Tim Burton’s original vision for Batman Returns was something quite different from what was released. We all know that Tim Burton likes to go dark, that’s not a surprise, but his idea for Batman Returns might surprise you. It did well at the box office but was still shot down later as being one of the biggest mistakes ever, no matter that some of the people that turned around and scoffed at it were likely those that were praising it walking out of the theater. Had they known the original idea that Burton wanted to push they might have been shaking their heads and asking why the studio didn’t see fit to let him have the creative freedom they’d agreed to give.
It seems the trick with creative freedom in directing a movie is that the caveat is the fact that the freedom isn’t free if your idea contradicts what the studio wants. It’s interesting how that works but also kind of saddening since it’s almost like a cruel rider holding a carrot out for the horse to follow. So long as the horse does what the rider wants they have a chance of getting what they want. But if they should disappoint in any way then the desired item or idea is taken away without hesitation. That kind of feels like what happened to Burton since his idea might have made the movie a little less dark and a bit more family-friendly. A lot of parents were heard to say that the sequel seemed far too violent and also too sexually suggestive for their liking.
Burton would have had the Penguin hiring out Catwoman to procure a set of valuable items that he desired, one of which happened to be in Wayne manor. That would have set Catwoman on a collision course with Batman for certain, but Burton also planned to bring Vicki Vale back into the picture. Whatever troubled and deranged passions might have gone on between Selena Kyle and Bruce Wayne would have been seriously derailed in that case. Plus, the whole playboy identity of Bruce Wayne would have been destroyed and Batman would have needed to be revamped somehow, or passed along much sooner.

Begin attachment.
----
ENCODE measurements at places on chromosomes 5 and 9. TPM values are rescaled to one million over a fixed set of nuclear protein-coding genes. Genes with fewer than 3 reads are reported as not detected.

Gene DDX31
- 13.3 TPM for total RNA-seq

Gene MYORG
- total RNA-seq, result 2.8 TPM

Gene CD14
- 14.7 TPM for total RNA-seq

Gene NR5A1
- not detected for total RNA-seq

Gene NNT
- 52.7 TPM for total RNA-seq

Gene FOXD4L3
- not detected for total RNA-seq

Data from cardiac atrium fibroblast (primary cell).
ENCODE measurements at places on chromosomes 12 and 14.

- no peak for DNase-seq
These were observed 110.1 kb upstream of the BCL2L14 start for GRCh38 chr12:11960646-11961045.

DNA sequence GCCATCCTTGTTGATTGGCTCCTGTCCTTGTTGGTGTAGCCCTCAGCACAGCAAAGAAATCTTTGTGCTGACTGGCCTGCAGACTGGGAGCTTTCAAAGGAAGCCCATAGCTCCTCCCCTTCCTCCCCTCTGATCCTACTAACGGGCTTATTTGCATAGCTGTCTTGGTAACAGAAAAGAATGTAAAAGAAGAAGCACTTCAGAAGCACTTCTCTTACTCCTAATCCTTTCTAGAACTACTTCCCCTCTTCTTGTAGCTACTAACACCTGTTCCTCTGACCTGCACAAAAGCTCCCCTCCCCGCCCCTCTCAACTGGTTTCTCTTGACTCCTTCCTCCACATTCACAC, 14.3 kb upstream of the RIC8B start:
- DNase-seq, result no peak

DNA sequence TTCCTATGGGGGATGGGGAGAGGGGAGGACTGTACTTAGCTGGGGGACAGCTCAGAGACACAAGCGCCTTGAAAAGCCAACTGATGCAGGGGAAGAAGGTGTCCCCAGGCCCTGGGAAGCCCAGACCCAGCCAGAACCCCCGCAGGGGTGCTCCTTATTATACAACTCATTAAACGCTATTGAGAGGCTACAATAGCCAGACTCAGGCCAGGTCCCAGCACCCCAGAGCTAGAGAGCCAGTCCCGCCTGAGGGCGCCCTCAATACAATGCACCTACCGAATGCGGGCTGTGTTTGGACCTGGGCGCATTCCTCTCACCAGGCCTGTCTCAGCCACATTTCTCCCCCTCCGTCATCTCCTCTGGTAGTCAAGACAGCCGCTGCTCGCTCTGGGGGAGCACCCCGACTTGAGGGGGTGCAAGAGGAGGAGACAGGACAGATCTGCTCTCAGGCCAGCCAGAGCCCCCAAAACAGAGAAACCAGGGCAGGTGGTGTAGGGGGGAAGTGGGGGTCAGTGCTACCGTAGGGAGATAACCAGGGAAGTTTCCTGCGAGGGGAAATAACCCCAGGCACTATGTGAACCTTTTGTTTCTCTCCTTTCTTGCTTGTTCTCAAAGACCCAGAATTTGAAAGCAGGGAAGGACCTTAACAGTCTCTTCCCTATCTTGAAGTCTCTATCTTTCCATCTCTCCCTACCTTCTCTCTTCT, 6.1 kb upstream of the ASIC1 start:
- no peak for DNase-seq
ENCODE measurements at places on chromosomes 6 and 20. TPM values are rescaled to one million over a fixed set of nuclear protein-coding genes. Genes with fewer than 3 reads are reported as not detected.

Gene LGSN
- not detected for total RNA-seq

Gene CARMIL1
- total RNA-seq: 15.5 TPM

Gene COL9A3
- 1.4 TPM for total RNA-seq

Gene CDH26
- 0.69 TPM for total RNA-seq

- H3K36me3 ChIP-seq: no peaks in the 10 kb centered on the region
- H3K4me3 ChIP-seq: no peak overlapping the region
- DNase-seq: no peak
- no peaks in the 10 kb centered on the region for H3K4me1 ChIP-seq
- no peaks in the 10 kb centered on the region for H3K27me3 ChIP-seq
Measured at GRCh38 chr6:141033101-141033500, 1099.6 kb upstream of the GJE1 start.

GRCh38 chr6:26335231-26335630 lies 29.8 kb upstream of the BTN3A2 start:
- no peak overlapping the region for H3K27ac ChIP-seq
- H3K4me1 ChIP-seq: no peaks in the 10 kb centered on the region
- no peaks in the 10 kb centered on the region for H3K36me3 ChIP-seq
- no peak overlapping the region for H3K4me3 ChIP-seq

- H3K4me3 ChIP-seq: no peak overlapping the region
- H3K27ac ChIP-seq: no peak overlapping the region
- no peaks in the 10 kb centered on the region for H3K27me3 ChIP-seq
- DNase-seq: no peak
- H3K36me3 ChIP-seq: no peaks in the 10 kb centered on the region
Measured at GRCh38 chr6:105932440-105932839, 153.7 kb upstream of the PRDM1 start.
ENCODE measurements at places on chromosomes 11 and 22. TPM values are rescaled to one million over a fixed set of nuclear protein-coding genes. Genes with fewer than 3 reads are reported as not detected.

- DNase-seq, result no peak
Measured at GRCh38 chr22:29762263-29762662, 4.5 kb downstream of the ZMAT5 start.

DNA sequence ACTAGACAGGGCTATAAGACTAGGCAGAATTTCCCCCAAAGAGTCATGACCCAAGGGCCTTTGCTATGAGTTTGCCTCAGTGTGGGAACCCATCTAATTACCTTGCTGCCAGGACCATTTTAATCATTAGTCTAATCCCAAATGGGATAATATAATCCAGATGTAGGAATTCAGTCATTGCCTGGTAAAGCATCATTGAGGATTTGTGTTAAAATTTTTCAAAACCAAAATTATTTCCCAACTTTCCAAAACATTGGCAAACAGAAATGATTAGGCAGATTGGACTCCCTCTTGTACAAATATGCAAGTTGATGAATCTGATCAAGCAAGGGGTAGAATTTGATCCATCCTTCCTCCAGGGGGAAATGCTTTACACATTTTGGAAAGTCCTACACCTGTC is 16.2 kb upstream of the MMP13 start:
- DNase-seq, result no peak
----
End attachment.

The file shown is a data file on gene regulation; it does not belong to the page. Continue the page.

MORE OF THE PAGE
It’s interesting that no director up until Chris Nolan has hinted at Batman actually passing the torch. The character would have to be an old man by now and should easily be ready to retire to a much more quiet and humble life than before. It’s been shown in the comics and even hinted at in the movies in some ways, but up until The Dark Knight Rises there really wasn’t anything to indicate that someone else would be taking up the mantle.
And there still doesn’t according to the idea that there is still another Batman film on the horizon. How many times do the old heroes need to be rebooted and revamped until people finally get tired of them and want to enjoy their legend and embrace something that’s new and moves forward instead of backward?